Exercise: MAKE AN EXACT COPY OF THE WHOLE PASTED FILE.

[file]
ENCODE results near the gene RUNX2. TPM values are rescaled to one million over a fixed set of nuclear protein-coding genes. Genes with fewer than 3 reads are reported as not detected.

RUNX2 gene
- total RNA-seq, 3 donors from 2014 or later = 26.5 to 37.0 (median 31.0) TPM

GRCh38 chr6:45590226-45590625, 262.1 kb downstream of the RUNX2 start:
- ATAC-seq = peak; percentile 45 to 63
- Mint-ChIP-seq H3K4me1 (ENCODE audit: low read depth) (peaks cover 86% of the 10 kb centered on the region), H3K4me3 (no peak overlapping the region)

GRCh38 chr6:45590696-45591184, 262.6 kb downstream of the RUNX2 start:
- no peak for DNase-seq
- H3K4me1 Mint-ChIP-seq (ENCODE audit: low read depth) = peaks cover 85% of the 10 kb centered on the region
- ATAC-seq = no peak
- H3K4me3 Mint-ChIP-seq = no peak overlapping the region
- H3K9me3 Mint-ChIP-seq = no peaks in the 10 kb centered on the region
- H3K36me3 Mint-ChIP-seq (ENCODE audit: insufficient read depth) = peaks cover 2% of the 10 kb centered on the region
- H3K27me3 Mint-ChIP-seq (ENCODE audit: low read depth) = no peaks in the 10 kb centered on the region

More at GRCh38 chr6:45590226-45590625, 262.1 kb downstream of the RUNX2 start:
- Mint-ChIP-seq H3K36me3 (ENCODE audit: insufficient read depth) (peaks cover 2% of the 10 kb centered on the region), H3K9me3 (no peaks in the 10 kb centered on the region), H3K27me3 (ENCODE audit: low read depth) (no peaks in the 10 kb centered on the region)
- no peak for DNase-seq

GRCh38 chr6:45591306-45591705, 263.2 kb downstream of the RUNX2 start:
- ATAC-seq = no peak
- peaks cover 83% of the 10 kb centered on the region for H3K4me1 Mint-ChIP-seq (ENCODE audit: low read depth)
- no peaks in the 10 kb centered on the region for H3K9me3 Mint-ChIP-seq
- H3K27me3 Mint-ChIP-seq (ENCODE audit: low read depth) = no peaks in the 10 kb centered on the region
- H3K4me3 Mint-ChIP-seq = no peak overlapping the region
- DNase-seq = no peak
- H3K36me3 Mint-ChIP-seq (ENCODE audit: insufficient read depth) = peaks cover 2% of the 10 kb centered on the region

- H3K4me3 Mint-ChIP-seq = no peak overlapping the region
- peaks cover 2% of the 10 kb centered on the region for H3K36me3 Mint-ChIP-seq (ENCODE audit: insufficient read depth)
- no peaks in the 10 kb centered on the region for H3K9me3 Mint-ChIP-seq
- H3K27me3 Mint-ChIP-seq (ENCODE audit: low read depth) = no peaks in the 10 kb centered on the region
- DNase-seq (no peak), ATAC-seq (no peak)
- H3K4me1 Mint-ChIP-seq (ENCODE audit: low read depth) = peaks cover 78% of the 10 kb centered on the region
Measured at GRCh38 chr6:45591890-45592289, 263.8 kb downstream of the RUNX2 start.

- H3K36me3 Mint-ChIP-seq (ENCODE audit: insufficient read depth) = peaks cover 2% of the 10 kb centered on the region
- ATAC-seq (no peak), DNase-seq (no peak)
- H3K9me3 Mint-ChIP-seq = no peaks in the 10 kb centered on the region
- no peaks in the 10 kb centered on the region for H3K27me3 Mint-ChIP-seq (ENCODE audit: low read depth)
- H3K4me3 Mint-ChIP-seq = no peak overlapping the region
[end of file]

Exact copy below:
ENCODE results near the gene RUNX2. TPM values are rescaled to one million over a fixed set of nuclear protein-coding genes. Genes with fewer than 3 reads are reported as not detected.

RUNX2 gene
- total RNA-seq, 3 donors from 2014 or later = 26.5 to 37.0 (median 31.0) TPM

GRCh38 chr6:45590226-45590625, 262.1 kb downstream of the RUNX2 start:
- ATAC-seq = peak; percentile 45 to 63
- Mint-ChIP-seq H3K4me1 (ENCODE audit: low read depth) (peaks cover 86% of the 10 kb centered on the region), H3K4me3 (no peak overlapping the region)

GRCh38 chr6:45590696-45591184, 262.6 kb downstream of the RUNX2 start:
- no peak for DNase-seq
- H3K4me1 Mint-ChIP-seq (ENCODE audit: low read depth) = peaks cover 85% of the 10 kb centered on the region
- ATAC-seq = no peak
- H3K4me3 Mint-ChIP-seq = no peak overlapping the region
- H3K9me3 Mint-ChIP-seq = no peaks in the 10 kb centered on the region
- H3K36me3 Mint-ChIP-seq (ENCODE audit: insufficient read depth) = peaks cover 2% of the 10 kb centered on the region
- H3K27me3 Mint-ChIP-seq (ENCODE audit: low read depth) = no peaks in the 10 kb centered on the region

More at GRCh38 chr6:45590226-45590625, 262.1 kb downstream of the RUNX2 start:
- Mint-ChIP-seq H3K36me3 (ENCODE audit: insufficient read depth) (peaks cover 2% of the 10 kb centered on the region), H3K9me3 (no peaks in the 10 kb centered on the region), H3K27me3 (ENCODE audit: low read depth) (no peaks in the 10 kb centered on the region)
- no peak for DNase-seq

GRCh38 chr6:45591306-45591705, 263.2 kb downstream of the RUNX2 start:
- ATAC-seq = no peak
- peaks cover 83% of the 10 kb centered on the region for H3K4me1 Mint-ChIP-seq (ENCODE audit: low read depth)
- no peaks in the 10 kb centered on the region for H3K9me3 Mint-ChIP-seq
- H3K27me3 Mint-ChIP-seq (ENCODE audit: low read depth) = no peaks in the 10 kb centered on the region
- H3K4me3 Mint-ChIP-seq = no peak overlapping the region
- DNase-seq = no peak
- H3K36me3 Mint-ChIP-seq (ENCODE audit: insufficient read depth) = peaks cover 2% of the 10 kb centered on the region

- H3K4me3 Mint-ChIP-seq = no peak overlapping the region
- peaks cover 2% of the 10 kb centered on the region for H3K36me3 Mint-ChIP-seq (ENCODE audit: insufficient read depth)
- no peaks in the 10 kb centered on the region for H3K9me3 Mint-ChIP-seq
- H3K27me3 Mint-ChIP-seq (ENCODE audit: low read depth) = no peaks in the 10 kb centered on the region
- DNase-seq (no peak), ATAC-seq (no peak)
- H3K4me1 Mint-ChIP-seq (ENCODE audit: low read depth) = peaks cover 78% of the 10 kb centered on the region
Measured at GRCh38 chr6:45591890-45592289, 263.8 kb downstream of the RUNX2 start.

- H3K36me3 Mint-ChIP-seq (ENCODE audit: insufficient read depth) = peaks cover 2% of the 10 kb centered on the region
- ATAC-seq (no peak), DNase-seq (no peak)
- H3K9me3 Mint-ChIP-seq = no peaks in the 10 kb centered on the region
- no peaks in the 10 kb centered on the region for H3K27me3 Mint-ChIP-seq (ENCODE audit: low read depth)
- H3K4me3 Mint-ChIP-seq = no peak overlapping the region